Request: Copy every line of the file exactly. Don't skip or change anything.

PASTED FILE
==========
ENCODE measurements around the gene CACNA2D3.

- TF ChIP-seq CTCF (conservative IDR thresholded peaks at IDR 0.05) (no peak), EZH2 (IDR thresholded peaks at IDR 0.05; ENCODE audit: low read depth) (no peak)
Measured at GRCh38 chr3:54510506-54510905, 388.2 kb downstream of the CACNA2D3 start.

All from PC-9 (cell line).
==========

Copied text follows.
ENCODE measurements around the gene CACNA2D3.

- TF ChIP-seq CTCF (conservative IDR thresholded peaks at IDR 0.05) (no peak), EZH2 (IDR thresholded peaks at IDR 0.05; ENCODE audit: low read depth) (no peak)
Measured at GRCh38 chr3:54510506-54510905, 388.2 kb downstream of the CACNA2D3 start.

All from PC-9 (cell line).